Making connections: community leagues in Edmonton bring folks together

Whitney Corbett grew up in a small town and always wanted to experience city life. Her husband, Greg,  grew up in a city and wanted to live in a small town. 

They ended up with the best of both worlds in 2017 when they bought a home in Hawks Ridge, a new neighbourhood in northwest Edmonton. It’s next to Big Lake and Lois Hole Centennial Provincial Park, yet only 15 minutes from West Edmonton Mall and 25 minutes from Ice District and the Winspear Centre. 

“There are a lot of young families and retirees here,” said Corbett, as she pushed her son Emerson on a playground swing. A flock of geese honked as they flew overhead. 

“It’s a great place to live because you have all the connections of the main roadways, but as you can hear, we’re close to nature. The moose visit us from time to time, we hear the coyotes nightly, so it feels like living in the country within a city.”

Emerson with his mom, the president of Big Lake Community League.

“At least you know you’re not alone”

Connections are important to Corbett. As the president of the Big Lake Community League, she tries to meet as many of her neighbours as she can. There’s a lot of ‘em—4,073, according to the 2019 municipal census. Big Lake is one of the city’s few “superleagues,” consisting of six young neighbourhoods, including Starling, Trumpeter, Pintail Landing, Kinglet’s Garden and Kinokamau Plains.

“Every time I see someone on the street, I ask: ‘Do you know we have a community league?’” said Corbett. “Everybody’s got a fast-paced life, they pull in their driveway and they go in their house and they might not necessarily know who their neighbours are. With a community league, at least you know you’re not alone.” 

 Six neighbourhoods make up the Big Lake community superleague.

Community leagues are vital to bringing neighbours closer together, as well as building communities and the city as a whole. They offer activities such as skating, yoga lessons, soccer, childcare, and babysitting courses. They also let residents have a voice in shaping the amenities and values of their neighbourhoods. Should we build a dog park? Do we need basketball courts? What kind of special events should we organize? 

Those are some of the questions facing Big Lake. Formed in 2019, it doesn’t have a lot of amenities (or even schools) yet. Most leagues have their own halls and rinks. Big Lake only has a portable rink. While walking trails are plentiful, Corbett said residents would like more options for activities.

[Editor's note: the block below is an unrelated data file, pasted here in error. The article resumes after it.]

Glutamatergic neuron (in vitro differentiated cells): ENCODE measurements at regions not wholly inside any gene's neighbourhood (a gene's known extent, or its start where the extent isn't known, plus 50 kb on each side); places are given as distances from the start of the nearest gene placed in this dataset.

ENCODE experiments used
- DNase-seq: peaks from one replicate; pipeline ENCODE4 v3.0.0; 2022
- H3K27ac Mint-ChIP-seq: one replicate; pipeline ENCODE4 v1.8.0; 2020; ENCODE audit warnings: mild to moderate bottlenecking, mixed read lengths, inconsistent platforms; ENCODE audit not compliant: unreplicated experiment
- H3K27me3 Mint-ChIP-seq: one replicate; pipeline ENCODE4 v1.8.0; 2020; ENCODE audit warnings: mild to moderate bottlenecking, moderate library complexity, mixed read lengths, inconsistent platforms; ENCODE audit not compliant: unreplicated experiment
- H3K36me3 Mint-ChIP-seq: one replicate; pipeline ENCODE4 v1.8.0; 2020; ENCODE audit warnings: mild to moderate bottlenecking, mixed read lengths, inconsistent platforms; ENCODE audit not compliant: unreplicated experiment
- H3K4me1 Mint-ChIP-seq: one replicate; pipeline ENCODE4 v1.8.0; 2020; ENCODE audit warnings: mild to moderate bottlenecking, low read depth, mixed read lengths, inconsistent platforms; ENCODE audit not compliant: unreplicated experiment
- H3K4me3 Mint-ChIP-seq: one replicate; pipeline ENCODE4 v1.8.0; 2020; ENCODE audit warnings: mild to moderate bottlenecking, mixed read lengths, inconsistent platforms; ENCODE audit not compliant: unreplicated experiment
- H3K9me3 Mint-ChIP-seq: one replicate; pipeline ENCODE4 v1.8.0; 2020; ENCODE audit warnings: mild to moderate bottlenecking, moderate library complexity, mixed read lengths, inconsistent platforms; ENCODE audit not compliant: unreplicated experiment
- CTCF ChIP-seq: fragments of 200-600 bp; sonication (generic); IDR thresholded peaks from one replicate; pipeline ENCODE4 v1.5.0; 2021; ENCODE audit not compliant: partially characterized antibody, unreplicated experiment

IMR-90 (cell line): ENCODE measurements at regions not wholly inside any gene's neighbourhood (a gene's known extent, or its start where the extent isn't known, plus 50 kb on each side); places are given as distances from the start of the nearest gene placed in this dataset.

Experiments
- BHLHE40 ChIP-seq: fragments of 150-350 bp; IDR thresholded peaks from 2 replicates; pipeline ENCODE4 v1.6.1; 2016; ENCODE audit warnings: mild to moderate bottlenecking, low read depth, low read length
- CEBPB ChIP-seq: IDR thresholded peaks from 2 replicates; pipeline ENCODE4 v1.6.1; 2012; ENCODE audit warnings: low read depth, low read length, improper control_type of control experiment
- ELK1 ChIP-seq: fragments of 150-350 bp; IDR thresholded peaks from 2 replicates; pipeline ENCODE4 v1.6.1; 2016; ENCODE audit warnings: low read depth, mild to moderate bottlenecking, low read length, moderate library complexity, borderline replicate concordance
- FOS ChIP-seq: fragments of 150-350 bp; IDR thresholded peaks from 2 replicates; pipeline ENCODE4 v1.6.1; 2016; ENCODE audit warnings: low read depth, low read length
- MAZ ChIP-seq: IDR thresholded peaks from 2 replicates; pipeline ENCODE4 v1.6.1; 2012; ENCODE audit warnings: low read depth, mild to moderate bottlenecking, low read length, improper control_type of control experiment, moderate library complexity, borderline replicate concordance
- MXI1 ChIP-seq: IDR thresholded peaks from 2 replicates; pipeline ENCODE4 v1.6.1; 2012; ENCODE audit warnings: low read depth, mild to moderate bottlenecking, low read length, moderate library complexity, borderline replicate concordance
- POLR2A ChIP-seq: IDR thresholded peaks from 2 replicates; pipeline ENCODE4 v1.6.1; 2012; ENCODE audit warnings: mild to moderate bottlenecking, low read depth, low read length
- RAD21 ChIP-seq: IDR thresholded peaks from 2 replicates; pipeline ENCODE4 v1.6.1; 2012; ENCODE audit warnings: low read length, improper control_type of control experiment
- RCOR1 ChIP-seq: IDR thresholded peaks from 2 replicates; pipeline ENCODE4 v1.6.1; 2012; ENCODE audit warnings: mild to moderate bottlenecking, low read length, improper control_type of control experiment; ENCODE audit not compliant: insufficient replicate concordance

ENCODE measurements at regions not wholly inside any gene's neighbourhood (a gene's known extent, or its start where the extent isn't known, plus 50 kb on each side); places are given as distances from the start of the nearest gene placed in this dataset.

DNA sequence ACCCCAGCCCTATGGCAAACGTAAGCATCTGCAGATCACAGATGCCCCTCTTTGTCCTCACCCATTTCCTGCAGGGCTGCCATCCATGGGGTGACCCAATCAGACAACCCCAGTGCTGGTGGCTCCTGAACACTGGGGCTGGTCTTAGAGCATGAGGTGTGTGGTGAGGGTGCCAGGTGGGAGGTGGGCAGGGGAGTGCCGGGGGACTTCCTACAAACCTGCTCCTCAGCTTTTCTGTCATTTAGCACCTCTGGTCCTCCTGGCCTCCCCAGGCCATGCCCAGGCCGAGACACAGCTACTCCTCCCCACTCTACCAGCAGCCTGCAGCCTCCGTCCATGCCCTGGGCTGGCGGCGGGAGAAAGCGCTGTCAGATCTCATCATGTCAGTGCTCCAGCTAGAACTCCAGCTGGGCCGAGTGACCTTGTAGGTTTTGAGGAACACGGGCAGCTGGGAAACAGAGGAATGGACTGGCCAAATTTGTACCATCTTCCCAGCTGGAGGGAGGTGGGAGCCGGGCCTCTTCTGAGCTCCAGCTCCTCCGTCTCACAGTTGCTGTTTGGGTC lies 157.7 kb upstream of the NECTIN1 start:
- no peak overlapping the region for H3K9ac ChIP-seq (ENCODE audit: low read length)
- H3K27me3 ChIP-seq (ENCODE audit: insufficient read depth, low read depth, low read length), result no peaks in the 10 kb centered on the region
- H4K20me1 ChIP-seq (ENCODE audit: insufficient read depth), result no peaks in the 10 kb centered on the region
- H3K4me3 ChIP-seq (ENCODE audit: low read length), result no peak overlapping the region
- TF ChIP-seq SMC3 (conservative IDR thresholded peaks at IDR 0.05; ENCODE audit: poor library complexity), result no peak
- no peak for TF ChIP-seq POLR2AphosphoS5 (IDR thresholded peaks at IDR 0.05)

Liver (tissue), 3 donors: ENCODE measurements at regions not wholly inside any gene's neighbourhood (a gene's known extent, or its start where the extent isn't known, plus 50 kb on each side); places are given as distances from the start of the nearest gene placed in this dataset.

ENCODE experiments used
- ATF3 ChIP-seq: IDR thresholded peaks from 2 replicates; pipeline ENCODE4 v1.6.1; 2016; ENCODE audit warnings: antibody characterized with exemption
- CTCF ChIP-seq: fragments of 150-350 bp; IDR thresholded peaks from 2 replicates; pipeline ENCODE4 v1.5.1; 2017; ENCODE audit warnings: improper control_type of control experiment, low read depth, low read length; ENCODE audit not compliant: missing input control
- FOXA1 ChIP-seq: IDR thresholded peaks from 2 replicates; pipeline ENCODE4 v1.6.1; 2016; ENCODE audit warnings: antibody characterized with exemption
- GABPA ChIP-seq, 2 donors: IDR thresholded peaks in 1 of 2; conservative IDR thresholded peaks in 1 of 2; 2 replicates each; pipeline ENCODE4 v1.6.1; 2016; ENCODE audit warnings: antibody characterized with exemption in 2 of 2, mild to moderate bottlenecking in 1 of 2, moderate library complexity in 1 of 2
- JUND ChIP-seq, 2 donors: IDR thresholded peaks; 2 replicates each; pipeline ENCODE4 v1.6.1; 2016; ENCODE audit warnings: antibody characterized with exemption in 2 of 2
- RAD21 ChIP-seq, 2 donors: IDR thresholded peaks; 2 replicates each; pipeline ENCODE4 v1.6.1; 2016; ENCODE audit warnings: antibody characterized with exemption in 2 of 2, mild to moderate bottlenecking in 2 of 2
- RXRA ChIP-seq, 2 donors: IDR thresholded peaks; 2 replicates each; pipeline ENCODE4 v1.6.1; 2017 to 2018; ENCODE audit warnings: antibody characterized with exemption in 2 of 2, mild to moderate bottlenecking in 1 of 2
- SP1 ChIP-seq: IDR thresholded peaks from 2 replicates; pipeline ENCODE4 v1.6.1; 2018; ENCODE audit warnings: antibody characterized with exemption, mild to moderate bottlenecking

Construction is ongoing in the new neighbourhood of Starling, part of the Big Lake Community League.

Neighbourhood Resource Coordinators

To help establish community priorities and implement initiatives, each of the city’s 162 leagues turns to its Neighbourhood Resource Coordinator at the City of Edmonton. 

Cameron Nattress is the coordinator for Big Lake (along with about a dozen others in Nakota Isga, formerly known as Ward 1). He attends their meetings and helps link the league to the City’s programs, services and facilities. He provides information on things like how to apply for funding grants, how to get a licence for a special event, how to get neighbourhood input on proposed initiatives or how to put together a proposal for a community rink. He also helps residents find the right avenues to voice their concerns on municipal matters, such as lighting or road construction in their neighbourhood. 

“We wear a lot of hats,” said Nattress.

 “I just love working with the communities, being able to help them make the changes or build the things that they want. If I can make things easier for them or if I can answer any of their questions quickly, then I’m happy. Because at the end of the day, these people are all volunteers and the amount of time and effort they put into their communities is amazing.” 

Crestwood was North America’s original community league.

Community leagues: an Edmonton first

Community leagues have been an essential part of Edmonton since 1917. In fact, the first one in North America was founded in what is now Crestwood. In 1921, the Edmonton Federation of Community Leagues was born. Now in its 100th year, the EFCL is another essential resource for the city’s leagues—offering equipment rentals, mentorship programs, as well as online courses to help volunteers learn how a board of directors works, how to raise money for their league, and other subjects. 

To mark its centennial, the EFCL built the Community League Plaza in Hawrelak Park, featuring a gas-lit fireplace, picnic spots and art installations for residents to enjoy year-round. 

The plaza is a tribute to the community league volunteers who help build Edmonton.

Each year, the EFCL marks Community League Day to pay tribute to volunteers who help build Edmonton. This year’s Community League Day is Sept. 18.

As the city continues to grow, so do the number of community leagues.

 “I think they’re fundamental to the city’s development—we have a ground-level democracy baked into the fabric of the city,” said Laura Cunningham-Shpeley, executive director of the EFCL. 

“Neighbours can come together to shape the place that they live and I think people really appreciate this model. We’ve seen five new community leagues created in the last three years. To me, that says this model is still vibrant, it’s still relevant, people really feel there’s a need for this.” 

Editor’s note: the pic at the top of the post shows some homes in Starling, a new neighbourhood in northwest Edmonton with lush wetlands and plenty of walking trails, on September 10, 2021.